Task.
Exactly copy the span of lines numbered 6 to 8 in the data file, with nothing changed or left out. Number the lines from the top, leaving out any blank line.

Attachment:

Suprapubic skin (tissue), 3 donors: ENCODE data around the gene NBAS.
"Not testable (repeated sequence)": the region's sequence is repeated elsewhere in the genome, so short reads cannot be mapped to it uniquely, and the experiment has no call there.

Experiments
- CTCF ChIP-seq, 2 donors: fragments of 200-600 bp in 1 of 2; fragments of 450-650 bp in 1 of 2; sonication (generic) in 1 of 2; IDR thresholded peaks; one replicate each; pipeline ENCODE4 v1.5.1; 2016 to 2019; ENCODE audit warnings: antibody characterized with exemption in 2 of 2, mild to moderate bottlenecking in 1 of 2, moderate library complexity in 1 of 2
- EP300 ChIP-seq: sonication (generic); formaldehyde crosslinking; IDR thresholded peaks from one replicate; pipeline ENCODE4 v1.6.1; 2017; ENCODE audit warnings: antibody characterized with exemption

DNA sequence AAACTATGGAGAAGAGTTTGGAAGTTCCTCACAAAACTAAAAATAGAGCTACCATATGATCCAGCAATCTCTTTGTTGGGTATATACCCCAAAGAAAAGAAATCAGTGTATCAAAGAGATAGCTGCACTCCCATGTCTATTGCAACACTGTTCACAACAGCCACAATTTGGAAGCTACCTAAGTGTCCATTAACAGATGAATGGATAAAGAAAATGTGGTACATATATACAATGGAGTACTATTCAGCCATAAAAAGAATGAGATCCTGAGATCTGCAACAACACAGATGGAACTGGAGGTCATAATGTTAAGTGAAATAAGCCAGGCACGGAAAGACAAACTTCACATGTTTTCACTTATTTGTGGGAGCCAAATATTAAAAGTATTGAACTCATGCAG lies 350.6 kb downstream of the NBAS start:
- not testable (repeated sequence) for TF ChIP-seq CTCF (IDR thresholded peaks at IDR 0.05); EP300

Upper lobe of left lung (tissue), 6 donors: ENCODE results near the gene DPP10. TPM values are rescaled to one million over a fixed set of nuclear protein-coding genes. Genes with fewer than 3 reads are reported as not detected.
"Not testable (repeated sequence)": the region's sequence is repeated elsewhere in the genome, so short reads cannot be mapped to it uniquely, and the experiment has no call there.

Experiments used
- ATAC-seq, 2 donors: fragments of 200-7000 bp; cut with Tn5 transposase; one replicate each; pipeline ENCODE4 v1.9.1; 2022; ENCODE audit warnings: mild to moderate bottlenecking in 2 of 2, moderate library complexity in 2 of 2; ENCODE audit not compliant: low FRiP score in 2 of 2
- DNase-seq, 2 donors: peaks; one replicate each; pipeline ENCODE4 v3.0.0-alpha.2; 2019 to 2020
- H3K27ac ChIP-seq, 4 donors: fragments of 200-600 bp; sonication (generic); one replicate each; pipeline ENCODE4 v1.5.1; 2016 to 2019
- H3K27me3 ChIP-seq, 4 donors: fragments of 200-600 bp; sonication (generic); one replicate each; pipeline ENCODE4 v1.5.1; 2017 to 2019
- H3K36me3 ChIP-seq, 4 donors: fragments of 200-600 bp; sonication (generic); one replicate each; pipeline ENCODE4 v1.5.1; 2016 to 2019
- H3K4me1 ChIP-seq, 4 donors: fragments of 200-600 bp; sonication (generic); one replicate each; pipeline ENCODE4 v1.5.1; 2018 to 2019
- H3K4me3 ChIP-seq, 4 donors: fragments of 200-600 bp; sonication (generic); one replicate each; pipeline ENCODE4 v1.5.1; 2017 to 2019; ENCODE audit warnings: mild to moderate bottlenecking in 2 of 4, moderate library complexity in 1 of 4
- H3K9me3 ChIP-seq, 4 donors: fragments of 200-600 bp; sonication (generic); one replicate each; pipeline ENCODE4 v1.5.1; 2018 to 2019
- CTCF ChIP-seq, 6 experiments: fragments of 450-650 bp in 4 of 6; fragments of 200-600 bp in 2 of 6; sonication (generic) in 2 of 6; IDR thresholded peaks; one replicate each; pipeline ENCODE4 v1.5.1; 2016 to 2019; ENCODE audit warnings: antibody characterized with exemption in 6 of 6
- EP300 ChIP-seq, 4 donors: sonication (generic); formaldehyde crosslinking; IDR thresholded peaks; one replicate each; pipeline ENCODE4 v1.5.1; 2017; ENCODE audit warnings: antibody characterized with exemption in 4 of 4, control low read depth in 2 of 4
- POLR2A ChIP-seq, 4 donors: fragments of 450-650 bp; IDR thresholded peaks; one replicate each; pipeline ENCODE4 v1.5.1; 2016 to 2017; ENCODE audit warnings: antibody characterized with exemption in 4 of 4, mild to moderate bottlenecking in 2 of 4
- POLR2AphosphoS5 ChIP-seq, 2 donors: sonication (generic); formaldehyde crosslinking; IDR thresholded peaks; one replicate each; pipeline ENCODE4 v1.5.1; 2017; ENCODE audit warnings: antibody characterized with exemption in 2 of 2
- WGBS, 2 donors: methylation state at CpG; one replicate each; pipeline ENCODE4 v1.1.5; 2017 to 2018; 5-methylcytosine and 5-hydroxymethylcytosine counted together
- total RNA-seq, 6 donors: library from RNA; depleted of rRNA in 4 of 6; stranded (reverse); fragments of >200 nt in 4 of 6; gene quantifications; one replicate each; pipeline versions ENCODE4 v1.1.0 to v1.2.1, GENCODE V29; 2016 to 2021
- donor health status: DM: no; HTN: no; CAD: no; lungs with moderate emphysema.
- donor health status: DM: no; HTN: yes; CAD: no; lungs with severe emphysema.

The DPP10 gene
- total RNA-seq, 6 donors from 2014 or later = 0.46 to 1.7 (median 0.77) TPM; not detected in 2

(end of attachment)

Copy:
DNA sequence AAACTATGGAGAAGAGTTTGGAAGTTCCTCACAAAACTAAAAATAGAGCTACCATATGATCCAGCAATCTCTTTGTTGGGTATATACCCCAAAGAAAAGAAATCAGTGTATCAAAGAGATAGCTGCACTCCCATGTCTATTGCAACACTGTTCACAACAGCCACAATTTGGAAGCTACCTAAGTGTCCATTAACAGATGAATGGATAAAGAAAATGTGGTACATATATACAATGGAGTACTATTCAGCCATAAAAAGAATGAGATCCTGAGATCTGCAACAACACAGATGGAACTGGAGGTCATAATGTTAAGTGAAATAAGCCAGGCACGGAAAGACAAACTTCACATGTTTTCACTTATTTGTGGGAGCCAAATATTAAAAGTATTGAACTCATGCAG lies 350.6 kb downstream of the NBAS start:
- not testable (repeated sequence) for TF ChIP-seq CTCF (IDR thresholded peaks at IDR 0.05); EP300

Upper lobe of left lung (tissue), 6 donors: ENCODE results near the gene DPP10. TPM values are rescaled to one million over a fixed set of nuclear protein-coding genes. Genes with fewer than 3 reads are reported as not detected.